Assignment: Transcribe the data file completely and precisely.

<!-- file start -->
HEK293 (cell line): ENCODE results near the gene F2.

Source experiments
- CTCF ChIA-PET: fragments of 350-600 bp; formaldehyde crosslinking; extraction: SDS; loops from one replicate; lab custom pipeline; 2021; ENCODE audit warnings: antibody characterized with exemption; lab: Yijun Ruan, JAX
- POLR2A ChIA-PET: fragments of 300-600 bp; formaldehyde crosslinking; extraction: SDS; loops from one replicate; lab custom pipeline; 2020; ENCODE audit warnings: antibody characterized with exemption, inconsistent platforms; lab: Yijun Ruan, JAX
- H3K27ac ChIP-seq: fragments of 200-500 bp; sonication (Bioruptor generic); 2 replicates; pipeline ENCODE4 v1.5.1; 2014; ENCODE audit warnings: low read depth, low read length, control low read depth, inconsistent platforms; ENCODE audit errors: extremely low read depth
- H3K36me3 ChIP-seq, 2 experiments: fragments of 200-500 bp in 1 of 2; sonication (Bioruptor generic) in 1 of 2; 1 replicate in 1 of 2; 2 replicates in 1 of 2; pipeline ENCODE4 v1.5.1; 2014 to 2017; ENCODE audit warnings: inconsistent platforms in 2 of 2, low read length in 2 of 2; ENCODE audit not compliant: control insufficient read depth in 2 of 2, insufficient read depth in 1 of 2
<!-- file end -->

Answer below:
HEK293 (cell line): ENCODE results near the gene F2.

Source experiments
- CTCF ChIA-PET: fragments of 350-600 bp; formaldehyde crosslinking; extraction: SDS; loops from one replicate; lab custom pipeline; 2021; ENCODE audit warnings: antibody characterized with exemption; lab: Yijun Ruan, JAX
- POLR2A ChIA-PET: fragments of 300-600 bp; formaldehyde crosslinking; extraction: SDS; loops from one replicate; lab custom pipeline; 2020; ENCODE audit warnings: antibody characterized with exemption, inconsistent platforms; lab: Yijun Ruan, JAX
- H3K27ac ChIP-seq: fragments of 200-500 bp; sonication (Bioruptor generic); 2 replicates; pipeline ENCODE4 v1.5.1; 2014; ENCODE audit warnings: low read depth, low read length, control low read depth, inconsistent platforms; ENCODE audit errors: extremely low read depth
- H3K36me3 ChIP-seq, 2 experiments: fragments of 200-500 bp in 1 of 2; sonication (Bioruptor generic) in 1 of 2; 1 replicate in 1 of 2; 2 replicates in 1 of 2; pipeline ENCODE4 v1.5.1; 2014 to 2017; ENCODE audit warnings: inconsistent platforms in 2 of 2, low read length in 2 of 2; ENCODE audit not compliant: control insufficient read depth in 2 of 2, insufficient read depth in 1 of 2